Regulation D-2 of the Ballast Water Convention sets the standard that ballast water treatment systems must meet . Treatment systems must be tested and approved in accordance with the relevant IMO Guidelines.
A brief description of current BWMS Technology complying with D-2 as below:
Ballast water is treated using the complete process during ballast water intake and
re-treated during ballast water discharge through the UV reactor only (filter bypassed during discharge). Re-treatment during discharge is necessary to eliminate possible re-growth of bacteria in ballast tanks due to cross contamination or incomplete intake disinfection.
All ships will be required to have an approved Ballast Water Management Plan on board and a Ballast Water Record Book. All ships of 400 gross tonnes (gt) and above must also be surveyed and issued with an International Ballast Water Management Certificate or a Ballast Water Management Certificate of Compliance.
Although the IMO MEPC- has recently agreed to delay the deadline for some vessels to retrofit ballast water treatment systems, certain requirements of the Ballast Water Management Convention must still be complied with by 8 September 2017.
Prepare for 8 September 2017
Members and clients are reminded that the BWM Convention applies to almost all vessels in international trade using ballast water, including submersibles, floating craft, floating platforms, FSUs and FPSOs, and that, after 8 September 2017, such vessels must:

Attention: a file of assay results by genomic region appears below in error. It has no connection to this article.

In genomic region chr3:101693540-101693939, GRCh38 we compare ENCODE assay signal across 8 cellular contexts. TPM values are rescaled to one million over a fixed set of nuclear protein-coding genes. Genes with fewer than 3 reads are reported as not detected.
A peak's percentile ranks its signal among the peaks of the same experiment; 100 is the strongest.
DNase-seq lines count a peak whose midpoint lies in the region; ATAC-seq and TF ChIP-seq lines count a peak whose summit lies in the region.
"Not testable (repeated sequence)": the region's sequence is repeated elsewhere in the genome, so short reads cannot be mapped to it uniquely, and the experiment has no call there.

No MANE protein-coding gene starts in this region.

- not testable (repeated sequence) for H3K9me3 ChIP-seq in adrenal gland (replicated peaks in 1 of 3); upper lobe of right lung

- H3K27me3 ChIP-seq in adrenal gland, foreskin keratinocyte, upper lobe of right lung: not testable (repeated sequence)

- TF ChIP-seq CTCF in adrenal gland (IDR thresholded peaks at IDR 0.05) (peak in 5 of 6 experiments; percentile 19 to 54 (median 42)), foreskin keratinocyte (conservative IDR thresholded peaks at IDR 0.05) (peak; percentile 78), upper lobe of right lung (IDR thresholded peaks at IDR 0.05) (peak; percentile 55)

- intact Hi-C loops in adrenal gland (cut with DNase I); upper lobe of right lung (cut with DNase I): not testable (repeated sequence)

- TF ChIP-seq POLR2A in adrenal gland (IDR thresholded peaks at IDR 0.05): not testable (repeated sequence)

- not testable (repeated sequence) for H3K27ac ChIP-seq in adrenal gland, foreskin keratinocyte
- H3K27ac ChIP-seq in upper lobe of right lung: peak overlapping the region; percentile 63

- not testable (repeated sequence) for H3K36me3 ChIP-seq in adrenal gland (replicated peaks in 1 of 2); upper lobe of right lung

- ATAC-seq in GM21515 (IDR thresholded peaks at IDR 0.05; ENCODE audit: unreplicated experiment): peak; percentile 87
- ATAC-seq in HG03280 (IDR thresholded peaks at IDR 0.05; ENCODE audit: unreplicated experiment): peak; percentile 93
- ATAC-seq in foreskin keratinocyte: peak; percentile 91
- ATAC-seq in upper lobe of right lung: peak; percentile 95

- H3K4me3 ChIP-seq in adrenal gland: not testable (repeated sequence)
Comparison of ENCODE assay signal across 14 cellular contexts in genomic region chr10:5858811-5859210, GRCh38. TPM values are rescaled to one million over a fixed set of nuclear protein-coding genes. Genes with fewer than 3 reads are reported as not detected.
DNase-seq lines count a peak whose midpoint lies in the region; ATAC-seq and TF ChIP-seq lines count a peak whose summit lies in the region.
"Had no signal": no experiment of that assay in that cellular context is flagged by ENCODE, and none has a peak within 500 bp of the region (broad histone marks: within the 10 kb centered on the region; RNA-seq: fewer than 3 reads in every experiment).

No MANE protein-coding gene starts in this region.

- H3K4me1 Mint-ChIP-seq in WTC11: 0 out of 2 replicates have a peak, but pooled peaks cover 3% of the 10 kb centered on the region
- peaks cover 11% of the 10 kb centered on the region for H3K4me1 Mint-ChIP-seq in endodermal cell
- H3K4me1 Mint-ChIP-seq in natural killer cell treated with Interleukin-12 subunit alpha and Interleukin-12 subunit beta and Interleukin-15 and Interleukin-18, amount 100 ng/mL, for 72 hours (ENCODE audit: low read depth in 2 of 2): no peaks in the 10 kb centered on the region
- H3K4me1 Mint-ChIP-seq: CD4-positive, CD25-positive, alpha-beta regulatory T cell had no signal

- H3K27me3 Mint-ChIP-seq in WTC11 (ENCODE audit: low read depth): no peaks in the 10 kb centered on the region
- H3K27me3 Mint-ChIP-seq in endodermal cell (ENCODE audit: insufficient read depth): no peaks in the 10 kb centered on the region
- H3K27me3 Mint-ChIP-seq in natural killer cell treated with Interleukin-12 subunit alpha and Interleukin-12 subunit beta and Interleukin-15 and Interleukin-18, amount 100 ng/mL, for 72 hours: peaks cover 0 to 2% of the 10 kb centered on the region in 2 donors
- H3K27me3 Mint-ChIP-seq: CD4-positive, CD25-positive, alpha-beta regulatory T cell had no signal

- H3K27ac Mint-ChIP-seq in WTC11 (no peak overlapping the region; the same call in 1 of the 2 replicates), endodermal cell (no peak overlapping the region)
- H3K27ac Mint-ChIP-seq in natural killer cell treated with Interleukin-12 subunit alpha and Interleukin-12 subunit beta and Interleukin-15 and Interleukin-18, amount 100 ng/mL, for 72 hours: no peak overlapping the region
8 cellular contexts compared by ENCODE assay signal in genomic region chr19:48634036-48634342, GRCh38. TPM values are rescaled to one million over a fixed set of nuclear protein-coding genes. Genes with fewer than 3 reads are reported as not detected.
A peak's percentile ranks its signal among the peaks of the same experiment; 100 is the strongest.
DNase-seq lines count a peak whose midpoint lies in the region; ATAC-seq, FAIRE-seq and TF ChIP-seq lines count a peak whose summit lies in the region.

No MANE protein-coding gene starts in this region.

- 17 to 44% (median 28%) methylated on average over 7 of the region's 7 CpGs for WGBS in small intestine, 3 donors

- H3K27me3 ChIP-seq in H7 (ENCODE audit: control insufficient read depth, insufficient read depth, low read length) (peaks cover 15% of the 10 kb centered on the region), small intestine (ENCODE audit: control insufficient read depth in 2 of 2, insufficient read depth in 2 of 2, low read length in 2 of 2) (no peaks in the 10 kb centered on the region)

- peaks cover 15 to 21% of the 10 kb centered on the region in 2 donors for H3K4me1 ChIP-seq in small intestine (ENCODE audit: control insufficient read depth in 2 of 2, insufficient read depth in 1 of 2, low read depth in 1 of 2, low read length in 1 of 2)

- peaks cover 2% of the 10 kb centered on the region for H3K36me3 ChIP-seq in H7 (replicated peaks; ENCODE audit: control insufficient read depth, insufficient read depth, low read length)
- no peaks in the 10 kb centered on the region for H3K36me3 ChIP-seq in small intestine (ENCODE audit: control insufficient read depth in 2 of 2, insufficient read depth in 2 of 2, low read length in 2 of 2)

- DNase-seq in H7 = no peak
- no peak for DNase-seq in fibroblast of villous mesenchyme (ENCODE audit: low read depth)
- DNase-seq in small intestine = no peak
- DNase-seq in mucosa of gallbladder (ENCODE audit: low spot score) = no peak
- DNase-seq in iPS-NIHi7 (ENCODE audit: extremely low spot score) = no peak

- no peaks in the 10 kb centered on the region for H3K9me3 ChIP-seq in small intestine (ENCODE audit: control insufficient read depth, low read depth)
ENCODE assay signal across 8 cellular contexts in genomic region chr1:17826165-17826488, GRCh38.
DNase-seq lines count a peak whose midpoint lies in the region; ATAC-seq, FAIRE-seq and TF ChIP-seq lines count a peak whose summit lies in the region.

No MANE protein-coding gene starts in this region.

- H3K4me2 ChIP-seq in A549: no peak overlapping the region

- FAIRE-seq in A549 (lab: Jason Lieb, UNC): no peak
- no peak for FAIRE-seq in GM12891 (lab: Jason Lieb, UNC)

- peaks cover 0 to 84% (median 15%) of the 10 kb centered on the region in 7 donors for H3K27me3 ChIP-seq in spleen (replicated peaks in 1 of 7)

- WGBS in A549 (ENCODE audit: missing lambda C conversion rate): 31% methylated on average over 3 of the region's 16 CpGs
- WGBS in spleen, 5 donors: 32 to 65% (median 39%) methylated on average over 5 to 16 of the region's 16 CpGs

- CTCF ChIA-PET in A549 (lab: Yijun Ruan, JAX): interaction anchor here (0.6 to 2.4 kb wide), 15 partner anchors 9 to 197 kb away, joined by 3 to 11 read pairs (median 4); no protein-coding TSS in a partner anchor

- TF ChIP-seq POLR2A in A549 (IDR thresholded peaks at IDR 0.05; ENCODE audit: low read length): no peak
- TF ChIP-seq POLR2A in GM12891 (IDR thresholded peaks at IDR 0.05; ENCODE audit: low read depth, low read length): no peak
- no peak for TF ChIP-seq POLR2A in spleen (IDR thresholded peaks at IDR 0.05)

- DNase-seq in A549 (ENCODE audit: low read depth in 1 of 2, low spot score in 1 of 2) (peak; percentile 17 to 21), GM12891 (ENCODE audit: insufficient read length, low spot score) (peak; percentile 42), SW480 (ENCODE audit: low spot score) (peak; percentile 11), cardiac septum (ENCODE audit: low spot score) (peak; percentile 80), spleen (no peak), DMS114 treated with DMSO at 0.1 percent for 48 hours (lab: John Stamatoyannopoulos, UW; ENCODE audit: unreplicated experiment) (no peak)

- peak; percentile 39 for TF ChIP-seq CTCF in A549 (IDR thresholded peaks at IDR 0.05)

- have an approved BWM Plan onboard (regulation B-1);
- maintain a ballast water record book (regulation B-2);
- for a vessel of 400 gross tonnes and above, be surveyed and issued with an international ballast water management certificate (regulations E-1/E-2);
- assign a competent officer to manage ballast water and to train officers and crew so that they can carry out their respective duties; and
- manage their ballast water on every voyage, either by performing ballast water exchange (regulations B-4/D-1) or by operating an approved ballast water treatment system (regulations B-3/D-2).
What is the IOPP?
The IOPP certificate is issued to each new ship after an appointed surveyor has inspected it and found it to be in compliance with the MARPOL convention. The IOPP certificate gives details of all oily water separation and filtering equipment and also the associated monitoring equipment required under the convention.
The Oil Pollution Prevention (Annex 1) covers a wider scope at present. If all the requirements are complied with, the certificates and survey intervals are detailed as follows:
Name of Certificate
|International Oil Pollution Prevention Certificate (IOPP)||Renewal Survey: Carried out every 5 years.|
|Intermediate Survey: Carried out within 3 months before or after the second or third anniversary date in replacement of one required annual survey.|
|Annual Survey: Carried out within 3 months either way of each anniversary date.|